Freefall may lead to burger bonanza

13th November 1998 at 00:00
THE Government plans to give governing bodies carte blanche on the schools meals service - allowing them to set prices and decide what should be on the menu.

Critics say this could lead to a diet of chips and burgers, despite Government proposals for tough nutritional guidelines.

Ministers want to delegate school meals funding to all secondary schools by the millennium. But as yet they are unclear on how to police food standards.

The plan, now out to consultation, would mean that governors would determine the price and content of school meals - and that neighbouring schools could have radically different policies.

It has angered one of the biggest trade unions and local education authority leaders who have accused the Government of endangering the future of school meals.

The Local Government Association is calling on all MPs to vote against new regulations due to be presented to Parliament.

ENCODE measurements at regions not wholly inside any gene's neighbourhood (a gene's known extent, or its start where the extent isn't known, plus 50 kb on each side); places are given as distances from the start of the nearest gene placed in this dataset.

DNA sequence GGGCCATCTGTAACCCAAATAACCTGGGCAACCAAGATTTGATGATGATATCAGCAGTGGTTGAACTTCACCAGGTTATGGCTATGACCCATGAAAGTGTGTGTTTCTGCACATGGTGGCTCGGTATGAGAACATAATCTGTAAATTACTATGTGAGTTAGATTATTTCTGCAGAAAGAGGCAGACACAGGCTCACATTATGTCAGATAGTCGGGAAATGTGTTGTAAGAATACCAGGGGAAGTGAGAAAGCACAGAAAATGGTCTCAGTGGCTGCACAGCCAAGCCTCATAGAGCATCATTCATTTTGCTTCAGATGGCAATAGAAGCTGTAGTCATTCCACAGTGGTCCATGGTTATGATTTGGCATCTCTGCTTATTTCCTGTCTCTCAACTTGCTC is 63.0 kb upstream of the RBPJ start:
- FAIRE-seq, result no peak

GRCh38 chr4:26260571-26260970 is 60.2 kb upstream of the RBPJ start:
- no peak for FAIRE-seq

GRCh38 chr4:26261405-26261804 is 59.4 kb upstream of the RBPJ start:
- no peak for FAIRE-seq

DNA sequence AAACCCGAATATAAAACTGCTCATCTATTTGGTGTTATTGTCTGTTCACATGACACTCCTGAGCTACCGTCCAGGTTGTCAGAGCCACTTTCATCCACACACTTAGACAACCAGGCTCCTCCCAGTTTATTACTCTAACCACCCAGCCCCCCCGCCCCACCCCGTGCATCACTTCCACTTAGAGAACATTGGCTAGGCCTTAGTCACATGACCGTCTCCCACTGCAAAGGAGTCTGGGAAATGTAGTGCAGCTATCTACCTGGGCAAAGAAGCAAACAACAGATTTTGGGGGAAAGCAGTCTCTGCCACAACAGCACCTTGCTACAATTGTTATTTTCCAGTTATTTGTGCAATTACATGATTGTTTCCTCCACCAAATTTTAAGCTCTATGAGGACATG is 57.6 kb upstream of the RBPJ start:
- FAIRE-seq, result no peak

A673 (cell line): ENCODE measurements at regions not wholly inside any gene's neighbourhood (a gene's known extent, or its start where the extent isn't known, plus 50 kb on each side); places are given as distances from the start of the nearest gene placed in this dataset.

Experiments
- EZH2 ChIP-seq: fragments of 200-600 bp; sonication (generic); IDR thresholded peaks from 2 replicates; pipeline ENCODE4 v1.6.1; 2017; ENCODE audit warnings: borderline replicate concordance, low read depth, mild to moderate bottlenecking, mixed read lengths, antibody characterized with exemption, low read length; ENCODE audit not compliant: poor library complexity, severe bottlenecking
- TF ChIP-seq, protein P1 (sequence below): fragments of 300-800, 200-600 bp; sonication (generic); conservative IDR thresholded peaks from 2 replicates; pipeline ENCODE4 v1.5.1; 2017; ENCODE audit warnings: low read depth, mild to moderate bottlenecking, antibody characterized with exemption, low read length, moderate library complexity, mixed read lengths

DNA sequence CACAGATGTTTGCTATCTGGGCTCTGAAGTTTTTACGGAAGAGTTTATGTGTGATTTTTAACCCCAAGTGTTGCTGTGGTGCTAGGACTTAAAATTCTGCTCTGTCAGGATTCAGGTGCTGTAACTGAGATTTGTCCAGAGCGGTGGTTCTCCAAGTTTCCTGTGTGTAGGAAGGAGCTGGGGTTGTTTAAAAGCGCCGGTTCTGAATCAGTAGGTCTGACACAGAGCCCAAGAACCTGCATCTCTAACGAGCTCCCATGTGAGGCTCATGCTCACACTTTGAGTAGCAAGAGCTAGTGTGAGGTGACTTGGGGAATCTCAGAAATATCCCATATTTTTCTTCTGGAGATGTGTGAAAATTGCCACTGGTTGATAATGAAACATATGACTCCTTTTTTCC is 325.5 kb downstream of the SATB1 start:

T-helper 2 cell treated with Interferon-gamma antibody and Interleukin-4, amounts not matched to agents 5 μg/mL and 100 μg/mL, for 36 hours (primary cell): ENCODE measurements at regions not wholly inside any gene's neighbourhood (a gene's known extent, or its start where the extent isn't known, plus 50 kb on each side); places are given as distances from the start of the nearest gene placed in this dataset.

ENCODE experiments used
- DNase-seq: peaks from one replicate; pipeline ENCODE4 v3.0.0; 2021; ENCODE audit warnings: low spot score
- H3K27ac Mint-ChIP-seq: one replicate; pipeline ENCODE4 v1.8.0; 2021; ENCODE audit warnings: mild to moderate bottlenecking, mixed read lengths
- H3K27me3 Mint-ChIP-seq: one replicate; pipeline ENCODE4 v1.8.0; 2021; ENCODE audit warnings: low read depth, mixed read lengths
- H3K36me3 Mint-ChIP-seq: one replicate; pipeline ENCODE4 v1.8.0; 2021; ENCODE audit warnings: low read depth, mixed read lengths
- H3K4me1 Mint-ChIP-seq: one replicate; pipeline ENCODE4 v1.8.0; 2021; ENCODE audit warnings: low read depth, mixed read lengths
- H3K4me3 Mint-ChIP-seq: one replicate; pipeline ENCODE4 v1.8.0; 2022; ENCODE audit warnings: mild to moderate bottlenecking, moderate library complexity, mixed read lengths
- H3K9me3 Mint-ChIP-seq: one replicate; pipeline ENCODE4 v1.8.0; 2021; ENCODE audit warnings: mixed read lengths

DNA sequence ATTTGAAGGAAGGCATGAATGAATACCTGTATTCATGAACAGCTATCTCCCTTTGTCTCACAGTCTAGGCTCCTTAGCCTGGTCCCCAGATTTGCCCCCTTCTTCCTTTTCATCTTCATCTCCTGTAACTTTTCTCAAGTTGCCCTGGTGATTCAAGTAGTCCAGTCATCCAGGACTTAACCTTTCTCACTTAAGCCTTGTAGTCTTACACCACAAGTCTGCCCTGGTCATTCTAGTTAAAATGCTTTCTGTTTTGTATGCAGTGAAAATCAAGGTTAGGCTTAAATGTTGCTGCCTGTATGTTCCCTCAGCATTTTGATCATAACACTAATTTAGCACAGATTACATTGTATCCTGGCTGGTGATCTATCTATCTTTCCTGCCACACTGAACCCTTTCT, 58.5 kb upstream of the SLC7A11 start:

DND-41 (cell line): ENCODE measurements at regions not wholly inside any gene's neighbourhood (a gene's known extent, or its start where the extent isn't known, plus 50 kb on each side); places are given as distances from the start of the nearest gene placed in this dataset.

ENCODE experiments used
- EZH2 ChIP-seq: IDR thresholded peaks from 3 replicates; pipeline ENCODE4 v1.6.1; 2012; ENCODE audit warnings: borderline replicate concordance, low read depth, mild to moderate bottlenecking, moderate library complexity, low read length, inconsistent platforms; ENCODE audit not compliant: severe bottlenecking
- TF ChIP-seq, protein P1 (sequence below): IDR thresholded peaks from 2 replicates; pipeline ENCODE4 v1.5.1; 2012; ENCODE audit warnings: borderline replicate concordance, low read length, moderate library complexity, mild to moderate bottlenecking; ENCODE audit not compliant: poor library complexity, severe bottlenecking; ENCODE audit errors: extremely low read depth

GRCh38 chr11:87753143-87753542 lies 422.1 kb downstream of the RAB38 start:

And the public services union Unison claims the proposal runs counter to Government moves to introduce minimum nutritional standards.

Graham Lane, education chair of the Local Government Association, added:

"Our school meals service is too valuable to be destroyed in this way. There is no restriction on the prices, no monitoring of nutritional standards, local authorities cannot even monitor what is happening in schools over meals and children as a result will be at the mercy of market forces."

Ten years ago two-thirds of children ate school meals; today it is fewer than one in four.

Performance indicators put out by the Audit Commission for 199697 which exclude children on free meals showed that only 31 per cent of primary pupils bought school dinners.

And Mr Priestley said: "Even marginal movements in price will make parents think twice about their children having school meals. It is a lot cheaper to provide a packed lunch, but it doesn't give children the benefits of a nutritionally-balanced school meal."

Just last month the Government announced plans to introduce compulsory nutritional standards next autumn, covering food offered at nursery, primary and secondary levels.

The consultation document issued by the Department for Education and Employment admits: "Different schools in the same area can have radically different policies on pricing and content of meals, including free meals. "

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